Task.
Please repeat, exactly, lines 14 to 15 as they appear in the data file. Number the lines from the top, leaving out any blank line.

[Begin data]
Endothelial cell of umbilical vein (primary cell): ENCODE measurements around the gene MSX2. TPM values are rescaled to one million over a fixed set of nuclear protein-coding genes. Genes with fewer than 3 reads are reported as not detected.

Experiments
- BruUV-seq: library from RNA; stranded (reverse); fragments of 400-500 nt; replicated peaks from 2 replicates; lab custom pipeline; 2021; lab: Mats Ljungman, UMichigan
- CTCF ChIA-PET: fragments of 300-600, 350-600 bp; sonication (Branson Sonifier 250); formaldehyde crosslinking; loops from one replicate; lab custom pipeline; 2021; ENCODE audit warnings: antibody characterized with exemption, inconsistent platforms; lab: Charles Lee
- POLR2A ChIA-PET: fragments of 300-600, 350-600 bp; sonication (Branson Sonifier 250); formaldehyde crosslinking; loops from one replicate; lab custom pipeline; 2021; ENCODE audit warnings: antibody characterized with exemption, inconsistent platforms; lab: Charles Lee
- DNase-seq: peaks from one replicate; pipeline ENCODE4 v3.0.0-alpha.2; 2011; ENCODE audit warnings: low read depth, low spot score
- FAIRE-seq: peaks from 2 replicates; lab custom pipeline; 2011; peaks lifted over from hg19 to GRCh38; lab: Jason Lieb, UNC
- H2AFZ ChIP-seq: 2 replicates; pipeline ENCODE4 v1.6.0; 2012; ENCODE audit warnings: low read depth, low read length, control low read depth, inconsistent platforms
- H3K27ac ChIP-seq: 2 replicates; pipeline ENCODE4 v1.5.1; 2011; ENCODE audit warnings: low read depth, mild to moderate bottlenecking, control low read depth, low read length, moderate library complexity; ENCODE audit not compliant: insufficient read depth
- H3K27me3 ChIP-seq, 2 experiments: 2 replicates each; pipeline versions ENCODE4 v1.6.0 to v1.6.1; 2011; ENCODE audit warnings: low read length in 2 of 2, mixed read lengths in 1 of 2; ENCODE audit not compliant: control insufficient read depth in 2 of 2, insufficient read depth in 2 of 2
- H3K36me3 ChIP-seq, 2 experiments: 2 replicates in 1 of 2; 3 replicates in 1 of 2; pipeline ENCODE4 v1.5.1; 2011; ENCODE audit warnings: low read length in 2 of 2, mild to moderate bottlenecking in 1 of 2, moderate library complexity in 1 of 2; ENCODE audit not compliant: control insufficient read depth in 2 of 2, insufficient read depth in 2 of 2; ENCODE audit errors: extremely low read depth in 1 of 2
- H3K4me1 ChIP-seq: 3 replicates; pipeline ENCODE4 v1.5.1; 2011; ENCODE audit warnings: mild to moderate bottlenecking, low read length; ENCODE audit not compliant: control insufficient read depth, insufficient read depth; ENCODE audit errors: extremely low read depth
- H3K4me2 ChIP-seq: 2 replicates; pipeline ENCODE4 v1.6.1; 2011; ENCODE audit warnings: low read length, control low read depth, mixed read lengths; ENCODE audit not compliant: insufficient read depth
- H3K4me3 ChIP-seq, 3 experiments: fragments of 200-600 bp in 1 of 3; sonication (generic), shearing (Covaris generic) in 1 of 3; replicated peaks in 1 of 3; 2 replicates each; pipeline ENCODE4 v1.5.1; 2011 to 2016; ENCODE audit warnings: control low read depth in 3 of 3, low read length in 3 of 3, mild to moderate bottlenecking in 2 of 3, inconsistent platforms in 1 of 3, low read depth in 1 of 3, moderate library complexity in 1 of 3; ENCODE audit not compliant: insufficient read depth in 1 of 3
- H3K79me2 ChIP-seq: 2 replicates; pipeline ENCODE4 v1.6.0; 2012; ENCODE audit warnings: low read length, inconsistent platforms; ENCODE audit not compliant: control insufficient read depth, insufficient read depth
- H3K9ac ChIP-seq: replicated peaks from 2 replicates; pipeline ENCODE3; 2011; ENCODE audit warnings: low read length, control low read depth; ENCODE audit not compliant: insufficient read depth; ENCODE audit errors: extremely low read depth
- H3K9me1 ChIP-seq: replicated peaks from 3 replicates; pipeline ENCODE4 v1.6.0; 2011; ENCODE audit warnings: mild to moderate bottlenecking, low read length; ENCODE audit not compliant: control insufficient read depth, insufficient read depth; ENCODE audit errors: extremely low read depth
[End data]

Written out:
- H3K4me3 ChIP-seq, 3 experiments: fragments of 200-600 bp in 1 of 3; sonication (generic), shearing (Covaris generic) in 1 of 3; replicated peaks in 1 of 3; 2 replicates each; pipeline ENCODE4 v1.5.1; 2011 to 2016; ENCODE audit warnings: control low read depth in 3 of 3, low read length in 3 of 3, mild to moderate bottlenecking in 2 of 3, inconsistent platforms in 1 of 3, low read depth in 1 of 3, moderate library complexity in 1 of 3; ENCODE audit not compliant: insufficient read depth in 1 of 3
- H3K79me2 ChIP-seq: 2 replicates; pipeline ENCODE4 v1.6.0; 2012; ENCODE audit warnings: low read length, inconsistent platforms; ENCODE audit not compliant: control insufficient read depth, insufficient read depth